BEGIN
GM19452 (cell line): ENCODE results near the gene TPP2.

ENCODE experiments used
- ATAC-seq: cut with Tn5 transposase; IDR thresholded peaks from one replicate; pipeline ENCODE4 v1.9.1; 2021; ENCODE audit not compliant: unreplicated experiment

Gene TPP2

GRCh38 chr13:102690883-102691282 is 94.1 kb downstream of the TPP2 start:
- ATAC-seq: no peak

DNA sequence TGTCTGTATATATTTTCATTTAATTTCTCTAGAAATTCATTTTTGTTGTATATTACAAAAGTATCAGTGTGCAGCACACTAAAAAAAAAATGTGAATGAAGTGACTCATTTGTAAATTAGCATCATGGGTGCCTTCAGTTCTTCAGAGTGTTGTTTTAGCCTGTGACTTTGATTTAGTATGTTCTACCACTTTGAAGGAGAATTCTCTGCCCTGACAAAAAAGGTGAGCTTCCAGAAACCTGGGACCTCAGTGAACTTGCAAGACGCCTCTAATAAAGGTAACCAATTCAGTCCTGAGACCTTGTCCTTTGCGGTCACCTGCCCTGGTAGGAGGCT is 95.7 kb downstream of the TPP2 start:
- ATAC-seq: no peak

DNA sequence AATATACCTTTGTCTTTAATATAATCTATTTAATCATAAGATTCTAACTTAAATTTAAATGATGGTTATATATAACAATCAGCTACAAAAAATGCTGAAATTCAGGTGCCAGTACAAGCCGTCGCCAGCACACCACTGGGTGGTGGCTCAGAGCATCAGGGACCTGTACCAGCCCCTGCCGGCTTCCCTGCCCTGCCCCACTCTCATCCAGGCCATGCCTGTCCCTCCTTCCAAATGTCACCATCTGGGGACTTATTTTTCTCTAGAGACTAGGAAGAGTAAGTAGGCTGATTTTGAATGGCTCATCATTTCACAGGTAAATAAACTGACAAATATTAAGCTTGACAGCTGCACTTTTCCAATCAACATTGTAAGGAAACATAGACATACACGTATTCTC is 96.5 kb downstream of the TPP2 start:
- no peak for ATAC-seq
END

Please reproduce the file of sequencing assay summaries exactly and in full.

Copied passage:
GM19452 (cell line): ENCODE results near the gene TPP2.

ENCODE experiments used
- ATAC-seq: cut with Tn5 transposase; IDR thresholded peaks from one replicate; pipeline ENCODE4 v1.9.1; 2021; ENCODE audit not compliant: unreplicated experiment

Gene TPP2

GRCh38 chr13:102690883-102691282 is 94.1 kb downstream of the TPP2 start:
- ATAC-seq: no peak

DNA sequence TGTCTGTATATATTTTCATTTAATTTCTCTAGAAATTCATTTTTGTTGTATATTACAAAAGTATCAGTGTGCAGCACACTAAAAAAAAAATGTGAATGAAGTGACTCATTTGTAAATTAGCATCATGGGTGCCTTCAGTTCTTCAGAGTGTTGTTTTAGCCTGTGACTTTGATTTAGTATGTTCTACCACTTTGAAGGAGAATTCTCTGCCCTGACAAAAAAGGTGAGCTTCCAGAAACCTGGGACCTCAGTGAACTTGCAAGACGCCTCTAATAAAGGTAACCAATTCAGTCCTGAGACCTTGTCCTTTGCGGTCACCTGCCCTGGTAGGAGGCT is 95.7 kb downstream of the TPP2 start:
- ATAC-seq: no peak

DNA sequence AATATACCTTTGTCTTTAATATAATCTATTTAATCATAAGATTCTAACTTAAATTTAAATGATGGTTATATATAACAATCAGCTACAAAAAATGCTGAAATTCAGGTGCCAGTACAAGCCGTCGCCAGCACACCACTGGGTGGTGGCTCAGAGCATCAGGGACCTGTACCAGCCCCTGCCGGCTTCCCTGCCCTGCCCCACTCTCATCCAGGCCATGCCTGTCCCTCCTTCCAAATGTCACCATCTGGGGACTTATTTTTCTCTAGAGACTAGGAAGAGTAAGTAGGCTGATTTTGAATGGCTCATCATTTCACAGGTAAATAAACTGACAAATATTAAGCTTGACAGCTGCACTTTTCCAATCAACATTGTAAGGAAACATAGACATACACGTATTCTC is 96.5 kb downstream of the TPP2 start:
- no peak for ATAC-seq